In this example, this horse would need to eat between 4.8 and 7.2 lbs per day of this feed to receive the nutrition he needs.  Some horses that are easier keepers can fall to the lower end of the range, while harder keepers may need to push the upper limit.

If you do this math for your horse, and find that you are feeding outside of the designated range, you should search for a feed that is more suitable to your horses needs.  Hard keepers, for example, may require a feed that is higher in calories per pound, while easier keepers might require a feed with fewer calories and more concentrated levels of vitamins and mineralsSuch a feed might cost more per bag, however the ability to pack more punch in a smaller feeding might actually result in a cost saving!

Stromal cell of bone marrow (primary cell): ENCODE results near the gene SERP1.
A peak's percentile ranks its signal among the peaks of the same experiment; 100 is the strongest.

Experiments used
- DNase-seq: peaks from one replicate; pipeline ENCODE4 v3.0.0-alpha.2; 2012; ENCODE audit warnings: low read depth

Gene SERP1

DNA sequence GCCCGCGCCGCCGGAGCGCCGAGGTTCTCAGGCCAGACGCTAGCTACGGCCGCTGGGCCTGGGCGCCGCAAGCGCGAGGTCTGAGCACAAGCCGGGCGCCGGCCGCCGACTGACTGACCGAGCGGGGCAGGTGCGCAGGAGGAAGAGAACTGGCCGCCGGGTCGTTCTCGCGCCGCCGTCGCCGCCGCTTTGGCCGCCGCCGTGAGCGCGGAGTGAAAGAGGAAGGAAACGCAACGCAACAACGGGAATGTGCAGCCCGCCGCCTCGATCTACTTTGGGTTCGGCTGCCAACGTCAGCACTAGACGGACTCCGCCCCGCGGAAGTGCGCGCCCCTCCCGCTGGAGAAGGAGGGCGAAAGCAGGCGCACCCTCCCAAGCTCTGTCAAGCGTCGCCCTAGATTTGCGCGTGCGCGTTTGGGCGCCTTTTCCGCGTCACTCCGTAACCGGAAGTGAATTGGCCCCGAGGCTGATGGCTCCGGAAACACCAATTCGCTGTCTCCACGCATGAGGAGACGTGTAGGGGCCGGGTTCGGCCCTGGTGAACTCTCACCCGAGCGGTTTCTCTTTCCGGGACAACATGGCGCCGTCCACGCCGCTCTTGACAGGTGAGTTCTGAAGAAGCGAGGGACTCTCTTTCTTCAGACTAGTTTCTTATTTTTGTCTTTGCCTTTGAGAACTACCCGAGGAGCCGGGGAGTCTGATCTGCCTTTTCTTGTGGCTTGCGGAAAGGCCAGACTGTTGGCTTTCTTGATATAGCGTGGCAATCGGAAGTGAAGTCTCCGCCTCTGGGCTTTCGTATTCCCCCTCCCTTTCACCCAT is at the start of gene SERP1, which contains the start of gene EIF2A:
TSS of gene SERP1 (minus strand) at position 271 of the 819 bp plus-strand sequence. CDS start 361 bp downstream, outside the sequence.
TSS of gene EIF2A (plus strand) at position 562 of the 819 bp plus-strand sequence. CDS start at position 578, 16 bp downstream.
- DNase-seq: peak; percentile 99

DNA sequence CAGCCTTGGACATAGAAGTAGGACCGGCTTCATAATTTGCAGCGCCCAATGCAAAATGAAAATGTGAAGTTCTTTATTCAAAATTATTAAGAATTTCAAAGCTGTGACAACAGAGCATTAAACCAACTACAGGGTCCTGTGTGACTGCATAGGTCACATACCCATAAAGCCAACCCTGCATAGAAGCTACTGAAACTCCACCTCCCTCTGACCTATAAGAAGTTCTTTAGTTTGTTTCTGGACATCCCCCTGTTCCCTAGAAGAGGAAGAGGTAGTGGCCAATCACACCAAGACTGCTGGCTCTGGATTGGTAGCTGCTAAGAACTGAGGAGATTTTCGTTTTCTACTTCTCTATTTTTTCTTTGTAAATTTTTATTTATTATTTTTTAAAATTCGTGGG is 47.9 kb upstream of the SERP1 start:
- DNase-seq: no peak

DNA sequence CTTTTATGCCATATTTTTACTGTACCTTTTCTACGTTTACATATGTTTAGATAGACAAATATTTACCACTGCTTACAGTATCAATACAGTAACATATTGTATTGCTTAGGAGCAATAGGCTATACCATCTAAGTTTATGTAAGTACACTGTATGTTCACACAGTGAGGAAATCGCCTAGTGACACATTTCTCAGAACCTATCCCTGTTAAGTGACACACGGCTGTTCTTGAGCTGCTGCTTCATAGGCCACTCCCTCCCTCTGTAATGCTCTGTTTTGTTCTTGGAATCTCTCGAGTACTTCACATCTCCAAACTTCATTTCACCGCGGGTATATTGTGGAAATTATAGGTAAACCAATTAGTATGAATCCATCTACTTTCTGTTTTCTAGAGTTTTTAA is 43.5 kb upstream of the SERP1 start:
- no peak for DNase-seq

Making Cents Out of Horse Feed Costs

I was recently called to a boarding and lesson barn to help the owner evaluate her feed program.  With the rising costs of bedding, labor, insurance, electricity and hay, she wanted to look at options at saving money. 

The farm housed about 40 Thoroughbreds.   Twelve of the horses were active in a lesson program, and the other horses activity levels ranged from pleasure maintanece to moderate work/show.   The Body Condition Scores of the horses ranged from 4 to 6, and the owner explained that some of the horses were harder keepers than others, with daily grain intake ranging from 1 to 18 pounds of grain per day per horse.

We examined the hay and found it to be a good quality timothy grass mix.  The horses were getting about 1.5% of their body weight per day in hay. For grain, she was using an economy feed that was priced at $8.99 per bag.  She felt that with the large number of horses on the farm and rising cost she could not afford the premium feeds that were almost $14 per bag.